Ross Rebagliati is best known as the young snowboarder who won a Gold Medal for Canada at the 1998 Olympics in Nagano, and then had it stripped away when he tested positive for cannabis use. He got the medal back after an appeal, and then stepped back from the limelight. So what is Rebagliati up to now? Well, he's back in the news again because of cannabis - this time, though, as the entrepreneur behind the marijuana branding and marketing company, Ross' Gold. Publisher Derek Riedle recently spoke with Rebagliati for one of our Civilized Conversations - regular chats with entrepreneurs, politicians and entertainers. You can listen to the interview and read the edited and condensed transcript below.
How do you think the mid-twenties Olympian Ross would be looking at today's Ross?
Probably in disbelief, but also in a good way because I always knew cannabis was good for me and that it was a healthy choice. The timing of it 20 years ago - it wasn't right. No one would have believed you. The internet was barely alive. It was in its infancy. The information about cannabis wasn't there, and ideological positions were taken by the powers that be and it was just a non-win battle. It's great to be on this side of things, coming out of the pot closet. I never really denied my use of cannabis. I didn't say that what happened didn't happen. I totally fessed up to the fact that I used cannabis, and I stopped using it to meet criteria and inadvertently tested positive for it. So now, I have an MMAR license to possess cannabis. I'm legally allowed to have it. I have a huge weight of the world off my shoulders.
I feel like it's given me the ability to speak openly about it. I can actually actively convert a brand into sales, which I waited all this time to be able to do. It was really a gift, to win the Olympics and to have THC in my drug sample afterwards. And for it to become an issue when THC wasn't even on the list of banned substances at the time. I can't be more happy how things have turned out.
Were you happy then?
No, I was devastated. I was coming into the Olympics with a totally different mindset - to win. And nothing else. Nothing. That was it. I didn't think about anything else. I slept the night before. I wasn't worried about the drug testing.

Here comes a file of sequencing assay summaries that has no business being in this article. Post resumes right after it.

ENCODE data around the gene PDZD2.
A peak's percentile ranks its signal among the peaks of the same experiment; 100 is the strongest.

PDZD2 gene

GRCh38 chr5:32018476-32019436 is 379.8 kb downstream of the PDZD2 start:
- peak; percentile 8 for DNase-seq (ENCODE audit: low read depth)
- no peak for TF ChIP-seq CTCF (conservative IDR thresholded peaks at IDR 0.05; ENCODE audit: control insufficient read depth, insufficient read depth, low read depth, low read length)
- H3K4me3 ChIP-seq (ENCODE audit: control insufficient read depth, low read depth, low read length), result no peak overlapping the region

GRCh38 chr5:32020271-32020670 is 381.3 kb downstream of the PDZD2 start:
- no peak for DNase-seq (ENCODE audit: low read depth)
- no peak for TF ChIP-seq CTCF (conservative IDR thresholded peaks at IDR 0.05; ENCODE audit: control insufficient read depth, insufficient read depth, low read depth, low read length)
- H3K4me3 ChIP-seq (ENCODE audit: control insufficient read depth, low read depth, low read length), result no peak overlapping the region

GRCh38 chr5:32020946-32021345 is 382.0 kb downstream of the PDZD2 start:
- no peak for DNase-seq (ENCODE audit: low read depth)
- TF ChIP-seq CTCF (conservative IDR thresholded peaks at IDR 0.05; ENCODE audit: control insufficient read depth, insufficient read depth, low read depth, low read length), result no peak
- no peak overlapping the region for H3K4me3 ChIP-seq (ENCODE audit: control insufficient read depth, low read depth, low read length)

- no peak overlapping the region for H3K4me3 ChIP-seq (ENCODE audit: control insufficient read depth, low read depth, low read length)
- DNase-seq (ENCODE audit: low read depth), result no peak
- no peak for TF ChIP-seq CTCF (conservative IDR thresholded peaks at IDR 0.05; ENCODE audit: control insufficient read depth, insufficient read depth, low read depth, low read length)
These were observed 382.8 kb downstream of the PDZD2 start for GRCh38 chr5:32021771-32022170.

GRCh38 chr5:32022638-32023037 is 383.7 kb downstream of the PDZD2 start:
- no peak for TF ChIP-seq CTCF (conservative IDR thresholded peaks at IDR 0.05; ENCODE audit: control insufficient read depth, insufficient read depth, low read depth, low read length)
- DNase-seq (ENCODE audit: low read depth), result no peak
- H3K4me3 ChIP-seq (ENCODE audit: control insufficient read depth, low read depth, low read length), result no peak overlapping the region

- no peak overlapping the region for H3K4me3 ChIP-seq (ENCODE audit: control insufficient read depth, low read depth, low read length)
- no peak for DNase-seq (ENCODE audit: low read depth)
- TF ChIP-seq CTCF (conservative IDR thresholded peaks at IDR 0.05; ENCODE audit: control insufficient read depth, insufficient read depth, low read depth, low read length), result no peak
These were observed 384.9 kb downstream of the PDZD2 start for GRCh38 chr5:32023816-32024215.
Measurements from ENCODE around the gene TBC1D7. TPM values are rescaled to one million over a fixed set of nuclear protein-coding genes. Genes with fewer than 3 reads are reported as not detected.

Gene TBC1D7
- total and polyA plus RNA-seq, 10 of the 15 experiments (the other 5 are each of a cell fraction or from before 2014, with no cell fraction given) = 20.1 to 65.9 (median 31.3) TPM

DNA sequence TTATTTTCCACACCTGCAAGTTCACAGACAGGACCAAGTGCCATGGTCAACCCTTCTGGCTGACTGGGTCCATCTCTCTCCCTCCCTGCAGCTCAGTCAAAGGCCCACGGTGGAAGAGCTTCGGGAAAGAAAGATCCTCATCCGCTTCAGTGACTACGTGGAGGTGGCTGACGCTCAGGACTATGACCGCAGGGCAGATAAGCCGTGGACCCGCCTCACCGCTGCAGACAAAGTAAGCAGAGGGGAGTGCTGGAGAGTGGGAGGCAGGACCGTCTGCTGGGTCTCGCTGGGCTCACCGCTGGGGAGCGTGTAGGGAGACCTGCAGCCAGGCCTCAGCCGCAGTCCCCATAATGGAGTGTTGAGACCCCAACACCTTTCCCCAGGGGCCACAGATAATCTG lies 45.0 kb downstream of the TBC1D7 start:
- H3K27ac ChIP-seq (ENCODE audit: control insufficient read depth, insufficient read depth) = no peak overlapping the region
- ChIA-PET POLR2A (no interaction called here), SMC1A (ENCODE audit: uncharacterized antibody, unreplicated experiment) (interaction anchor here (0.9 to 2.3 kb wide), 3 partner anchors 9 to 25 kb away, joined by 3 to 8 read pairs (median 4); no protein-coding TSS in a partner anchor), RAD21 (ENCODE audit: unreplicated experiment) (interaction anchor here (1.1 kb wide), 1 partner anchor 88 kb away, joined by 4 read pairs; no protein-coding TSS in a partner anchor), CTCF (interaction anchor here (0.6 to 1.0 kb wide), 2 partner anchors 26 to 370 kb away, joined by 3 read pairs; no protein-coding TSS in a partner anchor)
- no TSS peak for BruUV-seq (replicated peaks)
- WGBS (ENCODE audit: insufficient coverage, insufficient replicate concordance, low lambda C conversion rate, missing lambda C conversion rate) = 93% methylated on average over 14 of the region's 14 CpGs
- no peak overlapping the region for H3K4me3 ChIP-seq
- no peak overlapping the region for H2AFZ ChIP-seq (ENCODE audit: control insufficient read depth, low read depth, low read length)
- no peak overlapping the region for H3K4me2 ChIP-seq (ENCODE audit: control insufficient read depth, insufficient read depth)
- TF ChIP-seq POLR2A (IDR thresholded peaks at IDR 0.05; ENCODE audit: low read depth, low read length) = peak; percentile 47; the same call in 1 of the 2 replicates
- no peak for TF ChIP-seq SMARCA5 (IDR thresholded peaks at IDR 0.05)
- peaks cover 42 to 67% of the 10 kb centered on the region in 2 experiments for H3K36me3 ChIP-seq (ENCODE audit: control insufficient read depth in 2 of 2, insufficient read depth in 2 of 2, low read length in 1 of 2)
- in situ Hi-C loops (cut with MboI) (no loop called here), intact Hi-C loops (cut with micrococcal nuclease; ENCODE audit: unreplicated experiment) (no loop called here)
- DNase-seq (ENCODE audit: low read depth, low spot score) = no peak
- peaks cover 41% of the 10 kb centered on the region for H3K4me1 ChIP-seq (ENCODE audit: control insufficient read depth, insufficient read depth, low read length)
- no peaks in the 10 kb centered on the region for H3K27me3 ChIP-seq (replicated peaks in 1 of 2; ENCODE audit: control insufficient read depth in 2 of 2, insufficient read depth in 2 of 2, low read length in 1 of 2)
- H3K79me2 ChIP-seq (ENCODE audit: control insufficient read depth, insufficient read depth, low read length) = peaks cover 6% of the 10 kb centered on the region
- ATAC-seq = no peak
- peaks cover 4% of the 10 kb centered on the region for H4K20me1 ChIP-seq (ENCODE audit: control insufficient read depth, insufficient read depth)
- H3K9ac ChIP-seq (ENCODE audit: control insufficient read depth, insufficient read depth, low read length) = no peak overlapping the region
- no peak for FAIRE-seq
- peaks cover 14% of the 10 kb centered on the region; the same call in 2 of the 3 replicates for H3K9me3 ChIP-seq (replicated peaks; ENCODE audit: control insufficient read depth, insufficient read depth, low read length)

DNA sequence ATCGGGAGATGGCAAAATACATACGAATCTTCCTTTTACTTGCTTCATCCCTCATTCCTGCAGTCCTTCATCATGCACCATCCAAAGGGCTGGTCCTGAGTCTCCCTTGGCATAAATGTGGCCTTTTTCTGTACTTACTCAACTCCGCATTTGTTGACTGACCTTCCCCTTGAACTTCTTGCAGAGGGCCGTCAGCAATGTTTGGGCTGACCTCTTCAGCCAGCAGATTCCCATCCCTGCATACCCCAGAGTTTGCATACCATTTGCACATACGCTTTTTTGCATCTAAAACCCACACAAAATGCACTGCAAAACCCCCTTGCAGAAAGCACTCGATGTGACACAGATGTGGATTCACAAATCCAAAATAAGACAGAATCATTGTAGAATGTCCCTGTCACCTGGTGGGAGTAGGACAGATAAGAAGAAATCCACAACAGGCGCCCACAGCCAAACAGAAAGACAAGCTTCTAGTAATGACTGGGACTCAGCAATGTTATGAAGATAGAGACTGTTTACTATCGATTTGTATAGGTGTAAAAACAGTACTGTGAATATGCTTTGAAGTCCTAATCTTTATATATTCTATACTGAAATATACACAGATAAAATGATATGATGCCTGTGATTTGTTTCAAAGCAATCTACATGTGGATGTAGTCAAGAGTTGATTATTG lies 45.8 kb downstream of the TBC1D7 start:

It's amazing how times have changed.
Yeah, it is amazing how times have changed, and how I've gotten accustomed to my new life after '98. I feel privileged to have gone through the experience, and sort of led the way for the cannabis industry to rise above a stereotype and come from a position of excellence with the gold medal. Having cannabis be a part of a healthy lifestyle, for us, it's a perfect storm. It's a win-win for our brand.
How did you get into the cannabis business?
Well, first of all, I just decided to do it, which was a big step. It took a lot of guts for me to finally say to myself that I'm going to do it. Put my neck out there before prohibition is lifted, and create a cannabis brand, and to become a distributor of cannabis in Canada and the world. I had to go through the open doors that were in front of me.
Tell me about your company. What you do and where you're going?
Ross' Gold is a premium brand in the cannabis sector. Our goals are to be distributors of cannabis and cannabis products - edibles, the whole nine yards. Aside from that, we have also a premium line of glass that recently was launched last spring across Canada. I think by the end of December we'll be in more than 100 stores in Canada, and that number is growing. In that sense, basically, Ross' Gold is a branding and licensing company. We're going to the licensed producers and offering them the ability to take advantage of our marketing ability. We feel that branding is one of the main pieces of the cannabis industry. Marketing and advertising is everything.
It's funny, you could almost say that in '98 you were branded as a stoner and a cannabis user, and now you're actually using the positive form of branding to get some economic activity going, create jobs and invent an industry.
Absolutely. You nailed it. There is a huge opportunity for jobs. You don't see this sort of industry popping out of nowhere, ever. And so this is a big opportunity, not just for the companies who are going to get involved. There is going to be a lot of economic benefit to the provinces, to the communities, and to the country as a whole.
You used a term "pot closet," and I use "cannabis closet." There is going to be a line-up of people coming out of the cannabis closet over the next few years. It's going to be lovely to take these conversations from the garages and basements and back yards of Canadians to the boardrooms, sidewalks and water-coolers of Canada. I think it's gonna be pretty cool to watch.
It's going to be fascinating. To see who is using cannabis is also going to be fun. My mom, for example, is in her mid- to late-60s. She's got her license down in Palm Springs, California. She brings all of her older lady friends into the desert wellness clinic and gets them little vaporizer pens. It's going to be like the Golden Girls all smoking joints.
There is a sit-com I'll sign onto. Ross, it's been just great talking to you, and I really appreciate the time.